Tik Tok Maths: Can social media help children clock algebra?

We need all the allies we can get to make maths cool to young people, but consuming videos has little to do with learning

We need all the allies we can get to make maths cool to young people, but consuming videos has little to do with learning

5 Apr 2024, 5:00

Tik Tok? Maths? It reminds me of the gag by the comedian Peter Kay about garlic bread; ‘Garlic? Bread?’. 

Yet this week I’ve seen two stories (on my social media feeds, of course) about TikTok seemingly doing ‘good things’ for maths.

The first story was about TikTok adding a STEM feed to the home screen for all under-16 users in the UK. They say one-third of US under-16s engage with this every week since it was added in the States. 

The second story was about deep fake videos of celebrities teaching maths. The most popular, with over 10 million views, is of a rapper called Ice Spice (you learn something new every day) teaching about logarithms.

Over Easter, spurred by the publication of Jonathan Haidt’s The Anxious Generation, everybody has been talking about smartphones. My own social media has been full of people arguing about just how bad they are for children and what needs to be done about them.

Tik Tok argues that this is simply their latest step in creating educational content. #BookTok has already become what it calls “a literature phenomenon” while #LearnonTikTok “encourages our community to discover everything from local languages to ancient history.”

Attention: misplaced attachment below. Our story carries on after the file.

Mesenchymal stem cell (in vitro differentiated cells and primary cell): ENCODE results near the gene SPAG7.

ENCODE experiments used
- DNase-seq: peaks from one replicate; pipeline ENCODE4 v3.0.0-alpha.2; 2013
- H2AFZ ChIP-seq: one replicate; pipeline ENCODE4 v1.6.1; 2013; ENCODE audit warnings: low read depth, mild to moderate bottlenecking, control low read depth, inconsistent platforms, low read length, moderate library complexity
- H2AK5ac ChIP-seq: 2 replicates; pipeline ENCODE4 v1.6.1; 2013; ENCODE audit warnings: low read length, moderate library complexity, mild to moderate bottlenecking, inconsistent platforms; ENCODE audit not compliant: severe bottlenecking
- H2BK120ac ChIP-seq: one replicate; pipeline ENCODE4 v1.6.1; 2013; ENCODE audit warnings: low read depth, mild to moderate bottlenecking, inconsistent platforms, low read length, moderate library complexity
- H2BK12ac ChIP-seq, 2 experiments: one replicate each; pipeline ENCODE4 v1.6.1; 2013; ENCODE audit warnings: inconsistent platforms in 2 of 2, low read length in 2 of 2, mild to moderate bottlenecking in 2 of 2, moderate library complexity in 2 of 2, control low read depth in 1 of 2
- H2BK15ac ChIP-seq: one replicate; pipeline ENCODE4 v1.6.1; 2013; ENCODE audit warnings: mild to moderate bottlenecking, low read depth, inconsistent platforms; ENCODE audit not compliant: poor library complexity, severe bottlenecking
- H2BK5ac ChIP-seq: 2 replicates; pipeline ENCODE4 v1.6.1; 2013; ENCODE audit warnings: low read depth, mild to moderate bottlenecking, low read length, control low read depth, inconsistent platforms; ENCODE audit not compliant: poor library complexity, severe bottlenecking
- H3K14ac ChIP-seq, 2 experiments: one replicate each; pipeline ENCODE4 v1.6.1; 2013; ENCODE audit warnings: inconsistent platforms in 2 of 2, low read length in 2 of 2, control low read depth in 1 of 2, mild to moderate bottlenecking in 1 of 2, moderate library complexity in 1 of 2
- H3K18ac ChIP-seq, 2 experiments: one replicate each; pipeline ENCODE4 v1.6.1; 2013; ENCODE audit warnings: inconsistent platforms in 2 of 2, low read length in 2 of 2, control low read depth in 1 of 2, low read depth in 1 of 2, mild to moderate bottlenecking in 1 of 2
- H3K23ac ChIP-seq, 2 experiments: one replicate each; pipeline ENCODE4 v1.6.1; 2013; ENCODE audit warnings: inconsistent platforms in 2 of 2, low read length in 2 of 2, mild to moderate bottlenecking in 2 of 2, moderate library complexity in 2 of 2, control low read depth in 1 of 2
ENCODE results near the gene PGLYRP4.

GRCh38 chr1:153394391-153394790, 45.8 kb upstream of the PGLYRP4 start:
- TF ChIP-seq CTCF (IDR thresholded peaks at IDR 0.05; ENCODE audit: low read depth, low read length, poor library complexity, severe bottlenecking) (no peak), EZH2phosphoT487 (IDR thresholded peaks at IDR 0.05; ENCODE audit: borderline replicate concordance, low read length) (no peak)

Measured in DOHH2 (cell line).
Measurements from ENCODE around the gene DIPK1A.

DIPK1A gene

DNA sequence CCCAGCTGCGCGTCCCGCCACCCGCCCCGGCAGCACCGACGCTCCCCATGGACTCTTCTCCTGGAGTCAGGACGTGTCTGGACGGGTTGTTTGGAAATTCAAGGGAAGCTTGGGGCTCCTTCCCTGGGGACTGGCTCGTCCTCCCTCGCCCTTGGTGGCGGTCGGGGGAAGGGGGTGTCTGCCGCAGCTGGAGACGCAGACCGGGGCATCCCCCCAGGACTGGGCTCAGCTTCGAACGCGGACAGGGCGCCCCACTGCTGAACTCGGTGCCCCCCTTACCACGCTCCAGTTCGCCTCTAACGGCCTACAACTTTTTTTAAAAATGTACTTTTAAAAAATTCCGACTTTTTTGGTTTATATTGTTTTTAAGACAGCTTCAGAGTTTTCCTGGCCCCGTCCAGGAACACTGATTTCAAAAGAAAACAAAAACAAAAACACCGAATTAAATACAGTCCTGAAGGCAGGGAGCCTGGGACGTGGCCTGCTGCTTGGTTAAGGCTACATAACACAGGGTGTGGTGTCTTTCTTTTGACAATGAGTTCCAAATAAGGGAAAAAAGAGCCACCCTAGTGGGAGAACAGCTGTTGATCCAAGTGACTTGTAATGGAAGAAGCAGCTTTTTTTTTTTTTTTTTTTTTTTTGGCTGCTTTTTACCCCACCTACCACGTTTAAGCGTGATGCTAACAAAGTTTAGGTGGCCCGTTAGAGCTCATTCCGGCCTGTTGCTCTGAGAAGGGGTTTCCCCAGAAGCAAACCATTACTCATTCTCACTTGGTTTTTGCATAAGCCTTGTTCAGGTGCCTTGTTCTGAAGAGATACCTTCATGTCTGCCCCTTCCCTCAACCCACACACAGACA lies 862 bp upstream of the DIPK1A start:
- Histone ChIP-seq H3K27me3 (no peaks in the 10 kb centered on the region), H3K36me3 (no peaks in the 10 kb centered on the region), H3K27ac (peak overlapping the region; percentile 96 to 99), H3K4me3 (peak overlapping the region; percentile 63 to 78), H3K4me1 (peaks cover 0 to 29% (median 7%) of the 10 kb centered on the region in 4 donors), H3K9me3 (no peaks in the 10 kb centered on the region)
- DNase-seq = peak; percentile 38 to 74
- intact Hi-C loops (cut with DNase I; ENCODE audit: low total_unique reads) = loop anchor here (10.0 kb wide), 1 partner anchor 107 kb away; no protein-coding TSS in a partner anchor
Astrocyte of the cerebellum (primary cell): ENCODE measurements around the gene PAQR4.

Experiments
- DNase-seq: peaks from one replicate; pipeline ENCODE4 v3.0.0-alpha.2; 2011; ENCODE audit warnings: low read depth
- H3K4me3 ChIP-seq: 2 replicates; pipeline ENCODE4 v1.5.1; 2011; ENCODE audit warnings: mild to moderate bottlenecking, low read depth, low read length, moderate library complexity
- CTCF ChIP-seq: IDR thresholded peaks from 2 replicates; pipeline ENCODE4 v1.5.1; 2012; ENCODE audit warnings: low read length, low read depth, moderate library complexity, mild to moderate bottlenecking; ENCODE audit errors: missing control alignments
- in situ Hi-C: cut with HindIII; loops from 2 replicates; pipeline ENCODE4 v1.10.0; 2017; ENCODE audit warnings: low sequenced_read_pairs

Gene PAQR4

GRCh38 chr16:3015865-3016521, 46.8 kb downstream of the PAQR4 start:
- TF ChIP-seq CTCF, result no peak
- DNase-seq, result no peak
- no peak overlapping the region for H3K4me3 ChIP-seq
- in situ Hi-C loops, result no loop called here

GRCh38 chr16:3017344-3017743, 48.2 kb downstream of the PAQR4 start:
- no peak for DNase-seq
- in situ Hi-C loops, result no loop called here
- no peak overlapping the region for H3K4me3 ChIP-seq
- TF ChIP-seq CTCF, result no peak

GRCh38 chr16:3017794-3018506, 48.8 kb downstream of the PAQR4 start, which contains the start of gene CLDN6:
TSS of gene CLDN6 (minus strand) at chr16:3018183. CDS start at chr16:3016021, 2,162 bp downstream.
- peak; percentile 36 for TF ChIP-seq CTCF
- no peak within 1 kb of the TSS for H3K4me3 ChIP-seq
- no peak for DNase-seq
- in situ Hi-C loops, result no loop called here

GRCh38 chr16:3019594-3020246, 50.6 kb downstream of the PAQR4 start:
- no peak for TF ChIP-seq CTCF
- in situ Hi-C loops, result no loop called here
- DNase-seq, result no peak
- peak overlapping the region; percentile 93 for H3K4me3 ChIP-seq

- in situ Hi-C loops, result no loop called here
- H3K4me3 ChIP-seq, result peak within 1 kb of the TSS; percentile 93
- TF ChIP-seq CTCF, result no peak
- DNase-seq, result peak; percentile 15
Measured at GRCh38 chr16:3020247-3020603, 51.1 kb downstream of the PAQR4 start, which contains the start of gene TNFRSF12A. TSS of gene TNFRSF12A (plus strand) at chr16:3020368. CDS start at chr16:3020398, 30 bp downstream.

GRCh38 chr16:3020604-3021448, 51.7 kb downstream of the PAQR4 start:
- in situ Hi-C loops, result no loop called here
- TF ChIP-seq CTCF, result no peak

We are very used to hearing about the negative effects of social media, but could TikTok actually help teach children maths?

Our research at Axiom Maths shows that we ‘lose’ around 30,000 talented primary school pupils once they start secondary. A big factor is that maths is seen as uncool and high-attaining pupils are worried about being branded a ‘geek’. Too many young people feel they have to hide their love of maths in order to fit in.

Scrolling through unconnected 60-second video clips is not learning

We need all the allies we can get to help quash our society’s sense that liking maths is unusual, that pupils should be ashamed of the power of maths rather than proud of it. If a STEM feed on TikTok helps give young people the confidence to be themselves then that’s a good thing.

And it’s hard to argue that, if pupils are on TikTok anyway, seeing STEM videos is a bad thing. It’s clearly more wholesome than many alternative subject matters. And there will no doubt be examples of people who stumble upon things that spark a genuine interest.

But we shouldn’t kid ourselves that scrolling through unconnected 60-second video clips is learning.

Learning happens when we think hard about things. There is a big difference between watching something and learning it. To learn something we need to work with it, manipulate it, and practise applying it. We have to retrieve it, to come back to it, to put it into new contexts. It’s the mental workout that encodes the memory in our minds. Flicking through short video clips doesn’t come close to this.

Learning also happens as part of a curriculum. Picking up isolated facts might be good for a pub quiz or a bit of trivia, but it’s not the way to build an understanding of a subject or the world.

We face a big risk if pupils convince themselves that watching novelty maths clips is learning. The problem with smartphones is less the phones themselves and more the activities they displace – social media replacing socialising, exercising, reading. We can’t afford for #mathstok to replace actual maths.

So is STEM TikTok better than normal TikTok? Probably. But let’s not kid ourselves that it’s teaching children. This feels like simply ticking a box for TikTok. They might claim it’s educational content, but it’s not education.

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